Paper: MapReduce: Simplified Data Processing on Large Clusters

Update: MapReduce and PageRank Notes from Remzi Arpaci-Dusseau's Fall 2008 class . Collects interesting facts about MapReduce and PageRank. For example, the history of the solution to searching for the term "flu" is traced through multiple generations of technology.

With Google entering the cloud space with Google AppEngine and a maturing Hadoop product, the MapReduce scaling approach might finally become a standard programmer practice. This is the best paper on the subject and is an excellent primer on a content-addressable memory future.

Some interesting stats from the paper: Google executes 100k MapReduce jobs each day; more than 20 petabytes of data are processed per day; more than 10k MapReduce programs have been implemented; machines are dual processor with gigabit ethernet and 4-8 GB of memory.

One common criticism ex-Googlers have is that it takes months to get up and be productive in the Google environment. Hopefully a way will be found to lower the learning curve and make programmers more productive faster.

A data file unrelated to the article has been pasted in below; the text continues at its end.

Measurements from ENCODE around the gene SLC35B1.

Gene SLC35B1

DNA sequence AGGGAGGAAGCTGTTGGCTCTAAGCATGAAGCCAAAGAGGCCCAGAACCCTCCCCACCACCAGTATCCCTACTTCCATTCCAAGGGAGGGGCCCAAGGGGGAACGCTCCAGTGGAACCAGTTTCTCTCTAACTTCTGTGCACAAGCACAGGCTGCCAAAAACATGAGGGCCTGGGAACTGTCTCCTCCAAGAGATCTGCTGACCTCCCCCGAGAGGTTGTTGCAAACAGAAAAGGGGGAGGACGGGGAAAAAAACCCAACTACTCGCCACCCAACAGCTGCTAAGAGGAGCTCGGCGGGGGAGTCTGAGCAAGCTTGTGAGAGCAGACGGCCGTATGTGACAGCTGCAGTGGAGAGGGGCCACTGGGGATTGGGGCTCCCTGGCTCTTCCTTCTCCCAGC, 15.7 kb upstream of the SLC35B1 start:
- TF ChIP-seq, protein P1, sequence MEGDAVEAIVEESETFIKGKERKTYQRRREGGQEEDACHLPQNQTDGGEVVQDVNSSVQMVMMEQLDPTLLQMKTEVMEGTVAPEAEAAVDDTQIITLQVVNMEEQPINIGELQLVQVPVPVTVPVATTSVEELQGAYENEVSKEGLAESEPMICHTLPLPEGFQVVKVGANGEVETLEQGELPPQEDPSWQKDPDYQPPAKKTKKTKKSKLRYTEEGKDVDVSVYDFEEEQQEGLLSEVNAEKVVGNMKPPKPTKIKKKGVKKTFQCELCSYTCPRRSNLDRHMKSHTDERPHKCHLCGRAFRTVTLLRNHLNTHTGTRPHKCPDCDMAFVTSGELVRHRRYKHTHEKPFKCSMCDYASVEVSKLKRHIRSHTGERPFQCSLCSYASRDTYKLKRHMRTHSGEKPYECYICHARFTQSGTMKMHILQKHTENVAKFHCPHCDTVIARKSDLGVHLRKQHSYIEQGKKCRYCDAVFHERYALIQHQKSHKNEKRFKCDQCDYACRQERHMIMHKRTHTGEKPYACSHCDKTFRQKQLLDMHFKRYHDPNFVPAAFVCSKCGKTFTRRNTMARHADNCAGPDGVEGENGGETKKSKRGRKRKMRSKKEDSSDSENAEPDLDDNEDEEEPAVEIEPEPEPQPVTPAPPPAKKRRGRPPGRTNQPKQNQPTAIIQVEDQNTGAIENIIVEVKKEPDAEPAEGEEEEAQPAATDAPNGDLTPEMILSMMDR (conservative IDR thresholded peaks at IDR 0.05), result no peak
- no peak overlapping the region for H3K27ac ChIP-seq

From the abstract:

MapReduce is a programming model and an associated implementation for processing
and generating large datasets that is amenable to a broad variety of real-world tasks.
Users specify the computation in terms of a map and a reduce function, and the underlying
runtime system automatically parallelizes the computation across large-scale clusters of
machines, handles machine failures, and schedules inter-machine communication to make efficient
use of the network and disks. Programmers find the system easy to use: more than ten
thousand distinct MapReduce programs have been implemented internally at Google over the
past four years, and an average of one hundred thousand MapReduce jobs are executed on
Google’s clusters every day, processing a total of more than twenty petabytes of data per day.

Thanks to Kevin Burton for linking to the complete article.

Related Articles

  • MapReducing 20 petabytes per day by Greg Linden
  • 2004 Version of the Article by Jeffrey Dean and Sanjay Ghemawat